For The Daily Gazette
In New York, before any individual may be licensed as a lawyer, that individual is subjected to a “character and fitness” review.
The applicant must show that he or she is of “good character.”
As a part of that process, the applicant must submit detailed background information, including the applicant’s job history, criminal history, traffic violations, and school disciplinary records.
At the end of that process, the applicant is interviewed by a member of the Committee on Character and Fitness.
Most applicants breeze through the process.
For them, the interview is perfunctory.
Some applicants, though, have something in their past that requires greater scrutiny.
Those applicants are referred to a subcommittee for a more in-depth interview.
The reasons vary.
There could be an atypical school disciplinary record. There may have been an arrest, or a conviction. There may have been a history of alcohol abuse.
There is something out of the ordinary.
When applicants come before the subcommittee, they are expected to be forthright, truthful, respectful and aware of how the event or events in their past could impact their admission to the bar.
Most individuals successfully move through the subcommittee process. Sometimes, the gravity of the prior event prevents admission.
Every so often, the applicant’s conduct before the committee blocks the way; maybe the applicant has been confrontational, disrespectful, evasive, misleading or just not truthful.
New York is not alone in this process.
Most, if not all, states require bar applicants to demonstrate good character.
In fact, good character is a condition for licensure in most professions.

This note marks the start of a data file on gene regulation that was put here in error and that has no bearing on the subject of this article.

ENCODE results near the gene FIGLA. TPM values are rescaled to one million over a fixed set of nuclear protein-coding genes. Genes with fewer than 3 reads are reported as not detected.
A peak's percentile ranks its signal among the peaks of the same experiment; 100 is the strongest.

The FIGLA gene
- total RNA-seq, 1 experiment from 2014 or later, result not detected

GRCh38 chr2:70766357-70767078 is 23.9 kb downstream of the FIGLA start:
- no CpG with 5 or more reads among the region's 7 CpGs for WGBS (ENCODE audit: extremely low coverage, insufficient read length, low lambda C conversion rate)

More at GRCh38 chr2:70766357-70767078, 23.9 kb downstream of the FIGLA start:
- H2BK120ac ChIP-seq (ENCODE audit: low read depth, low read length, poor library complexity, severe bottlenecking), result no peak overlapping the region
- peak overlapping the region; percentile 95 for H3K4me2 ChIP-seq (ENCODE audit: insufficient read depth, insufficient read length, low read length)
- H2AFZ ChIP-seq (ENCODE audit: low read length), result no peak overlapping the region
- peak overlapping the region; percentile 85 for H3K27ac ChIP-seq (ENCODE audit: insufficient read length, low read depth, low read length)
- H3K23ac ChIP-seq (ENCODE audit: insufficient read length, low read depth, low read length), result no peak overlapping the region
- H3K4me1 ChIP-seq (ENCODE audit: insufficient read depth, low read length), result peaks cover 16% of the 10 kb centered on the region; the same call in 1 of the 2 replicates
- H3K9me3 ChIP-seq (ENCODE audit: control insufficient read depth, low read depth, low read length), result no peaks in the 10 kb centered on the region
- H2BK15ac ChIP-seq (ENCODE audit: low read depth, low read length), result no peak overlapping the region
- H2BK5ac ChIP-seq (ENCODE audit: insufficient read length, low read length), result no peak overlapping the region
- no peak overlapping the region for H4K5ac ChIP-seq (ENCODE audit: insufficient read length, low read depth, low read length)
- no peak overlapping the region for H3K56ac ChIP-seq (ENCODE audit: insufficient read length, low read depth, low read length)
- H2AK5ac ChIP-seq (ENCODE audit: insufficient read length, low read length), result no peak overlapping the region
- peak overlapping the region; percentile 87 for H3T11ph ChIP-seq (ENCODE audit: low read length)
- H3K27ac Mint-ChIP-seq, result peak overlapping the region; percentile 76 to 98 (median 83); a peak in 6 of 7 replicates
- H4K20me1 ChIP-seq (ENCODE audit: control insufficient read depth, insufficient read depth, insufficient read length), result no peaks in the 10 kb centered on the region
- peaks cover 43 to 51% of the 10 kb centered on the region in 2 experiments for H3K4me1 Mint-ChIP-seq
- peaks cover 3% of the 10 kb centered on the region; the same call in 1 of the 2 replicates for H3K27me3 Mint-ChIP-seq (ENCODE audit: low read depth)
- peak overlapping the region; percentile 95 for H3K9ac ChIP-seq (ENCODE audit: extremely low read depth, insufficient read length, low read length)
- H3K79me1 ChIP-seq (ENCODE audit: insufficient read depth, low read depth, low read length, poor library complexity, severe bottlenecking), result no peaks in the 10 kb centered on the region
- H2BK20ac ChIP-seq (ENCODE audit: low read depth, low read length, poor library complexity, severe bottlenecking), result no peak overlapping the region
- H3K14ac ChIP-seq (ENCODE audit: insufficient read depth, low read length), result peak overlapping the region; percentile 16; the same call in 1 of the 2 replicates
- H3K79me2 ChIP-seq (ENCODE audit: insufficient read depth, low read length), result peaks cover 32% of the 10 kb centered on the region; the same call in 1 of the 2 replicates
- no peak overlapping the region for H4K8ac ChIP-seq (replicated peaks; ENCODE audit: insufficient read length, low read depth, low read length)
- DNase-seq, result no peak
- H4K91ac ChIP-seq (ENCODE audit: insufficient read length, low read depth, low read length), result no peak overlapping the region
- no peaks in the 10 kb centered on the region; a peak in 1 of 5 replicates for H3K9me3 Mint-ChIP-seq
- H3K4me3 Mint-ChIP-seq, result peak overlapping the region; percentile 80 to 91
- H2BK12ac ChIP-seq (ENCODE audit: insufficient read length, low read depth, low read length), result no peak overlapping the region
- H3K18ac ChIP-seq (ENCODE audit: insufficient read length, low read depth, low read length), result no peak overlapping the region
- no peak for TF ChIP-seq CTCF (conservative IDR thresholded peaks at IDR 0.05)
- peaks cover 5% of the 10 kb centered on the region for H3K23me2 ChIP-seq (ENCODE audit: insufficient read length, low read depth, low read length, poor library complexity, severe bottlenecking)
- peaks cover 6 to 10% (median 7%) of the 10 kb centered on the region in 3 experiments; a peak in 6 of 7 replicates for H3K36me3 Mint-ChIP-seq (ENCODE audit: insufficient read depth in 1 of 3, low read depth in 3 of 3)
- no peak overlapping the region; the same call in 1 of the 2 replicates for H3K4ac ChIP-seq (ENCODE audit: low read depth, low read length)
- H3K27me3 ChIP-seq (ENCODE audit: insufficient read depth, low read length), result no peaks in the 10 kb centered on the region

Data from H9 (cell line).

I have thought about this process repeatedly since Brett Kavanaugh’s appearance before the Senate Judiciary Committee last week.
He was the opposite of everything an applicant is expected to be.
Rather than recognizing that a serious allegation had to be addressed, he was angry, even irrational.
He was repeatedly evasive, repeatedly reciting the mantra that he worked hard in high school and college.
He told obvious lies, giving ridiculous explanations for things like “Beach Week Ralph Club” and “Renate Aluminius.”
He mischaracterized the statements of others. He was disrespectful and even downright insulting.
The most shocking point in a shocking performance may have been when Judge Kavanaugh, in the face of overwhelming evidence of his heavy drinking as a student, responded to Minnesota Sen. Amy Klobuchar by asking, not once, but twice, if she had ever blacked out.
If any individual behaved before the Committee on Character and Fitness in that manner, that individual’s admission to the Bar would be highly unlikely.
If that behavior would render an applicant unfit for admission to the Bar, it certainly renders Judge Kavanaugh as unfit for elevation to the Supreme Court of the land.
Hermes Fernandez is a member of the Character and Fitness Committee for the Third Judicial District. He is a partner in the Albany office of Bond, Schoeneck & King PLLC, and a past vice president of the New York State Bar Association.